From the daffodils blooming in front of Patten Chapel to the newly planted trees that line Cardiac Hill, UTC is home to more than 2,000 trees and plants. Because of the University’s dedication to growing and maintaining a lush urban campus, the campus has been awarded a Tree Campus USA recognition.
“The heritage of the UTC urban forest includes trees that pre-date the campus. The oldest tress may be more than 100 years old. Within the 120-acre campus, there are nearly 2,000 trees and woody plants represented by more than 60 species,” Lisa Darger, UTC Sustainability Coordinator, said.
Tree Campus USA, a national program launched in 2008 by the Arbor Day Foundation and Toyota, honors colleges and universities and their leaders for promoting healthy trees and engaging students and staff in the spirit of conservation.
To be eligible for the recognition, the University had to meet five core standards for effective campus forest management: a tree advisory committee, a campus tree-care plan, dedicated annual expenditures for its campus tree program, an Arbor Day observance and student service-learning project.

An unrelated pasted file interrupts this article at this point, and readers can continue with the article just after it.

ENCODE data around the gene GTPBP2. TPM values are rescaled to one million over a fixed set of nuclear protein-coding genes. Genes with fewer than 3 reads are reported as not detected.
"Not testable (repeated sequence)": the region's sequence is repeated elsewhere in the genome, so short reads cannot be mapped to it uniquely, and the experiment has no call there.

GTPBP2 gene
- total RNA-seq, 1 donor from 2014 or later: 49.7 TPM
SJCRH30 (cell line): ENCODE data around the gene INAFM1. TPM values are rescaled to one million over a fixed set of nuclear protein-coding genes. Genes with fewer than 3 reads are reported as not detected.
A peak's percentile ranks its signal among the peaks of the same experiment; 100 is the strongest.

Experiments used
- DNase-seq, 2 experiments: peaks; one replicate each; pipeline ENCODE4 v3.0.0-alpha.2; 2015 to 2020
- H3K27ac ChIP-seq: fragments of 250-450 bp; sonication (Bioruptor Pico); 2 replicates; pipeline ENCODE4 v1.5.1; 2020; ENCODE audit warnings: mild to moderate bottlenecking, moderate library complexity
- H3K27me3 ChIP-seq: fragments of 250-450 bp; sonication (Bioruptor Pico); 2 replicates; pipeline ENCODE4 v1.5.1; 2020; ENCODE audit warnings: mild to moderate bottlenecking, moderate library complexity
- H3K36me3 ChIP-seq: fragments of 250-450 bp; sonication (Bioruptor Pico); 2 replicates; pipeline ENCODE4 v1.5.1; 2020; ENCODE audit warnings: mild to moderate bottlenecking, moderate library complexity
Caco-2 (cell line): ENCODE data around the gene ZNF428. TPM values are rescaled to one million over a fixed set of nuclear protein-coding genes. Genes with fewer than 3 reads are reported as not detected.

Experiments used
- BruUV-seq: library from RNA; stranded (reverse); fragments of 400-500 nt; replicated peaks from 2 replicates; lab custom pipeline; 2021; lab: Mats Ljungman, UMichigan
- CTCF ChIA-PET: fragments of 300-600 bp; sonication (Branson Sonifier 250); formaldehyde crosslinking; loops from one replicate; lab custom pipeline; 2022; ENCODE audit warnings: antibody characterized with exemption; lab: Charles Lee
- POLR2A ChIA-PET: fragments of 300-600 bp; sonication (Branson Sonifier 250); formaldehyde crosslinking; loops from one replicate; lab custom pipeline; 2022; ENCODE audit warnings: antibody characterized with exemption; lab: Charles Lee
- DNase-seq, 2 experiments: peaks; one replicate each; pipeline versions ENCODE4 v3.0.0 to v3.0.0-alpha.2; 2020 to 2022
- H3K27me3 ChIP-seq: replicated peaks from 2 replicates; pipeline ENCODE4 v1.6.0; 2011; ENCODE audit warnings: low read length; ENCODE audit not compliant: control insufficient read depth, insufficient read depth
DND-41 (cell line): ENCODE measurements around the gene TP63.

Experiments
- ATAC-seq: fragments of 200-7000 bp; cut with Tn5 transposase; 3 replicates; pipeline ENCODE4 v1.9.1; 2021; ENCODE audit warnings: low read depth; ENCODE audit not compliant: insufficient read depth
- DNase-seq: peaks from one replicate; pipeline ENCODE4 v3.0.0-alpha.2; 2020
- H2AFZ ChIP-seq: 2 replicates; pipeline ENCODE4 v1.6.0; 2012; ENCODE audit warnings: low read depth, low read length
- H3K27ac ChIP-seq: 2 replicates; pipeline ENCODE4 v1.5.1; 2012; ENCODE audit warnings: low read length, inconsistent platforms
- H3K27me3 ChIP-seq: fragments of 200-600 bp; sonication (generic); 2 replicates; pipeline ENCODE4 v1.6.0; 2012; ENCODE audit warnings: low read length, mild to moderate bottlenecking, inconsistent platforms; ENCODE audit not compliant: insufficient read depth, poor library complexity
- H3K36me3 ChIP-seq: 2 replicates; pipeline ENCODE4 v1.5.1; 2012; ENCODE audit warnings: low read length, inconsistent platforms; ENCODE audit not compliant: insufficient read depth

According to Darger, University officials also devised a comprehensive plan to take care of and manage the campus’s trees and plants.
“This document carefully outlines the policies and procedures to protect and maintain the campus urban forest, provide green space, manage tree maintenance and removal, and minimize the impact on development and construction on campus trees,” she said.
Supported by seven full-time employees, the UTC Grounds Crew implements the goals of the campus tree care plan and also maintains the University’s green spaces. The grounds crew is responsible for cleaning storm debris, seasonal pruning and tree-trimming, planting, mowing, mulching, and assessment of plant health and vitality.
“The campus has proved to be a valuable recruitment and retention tool. Many students have remarked that the well-kept grounds and natural setting present a welcoming and peaceful atmosphere,” Darger said.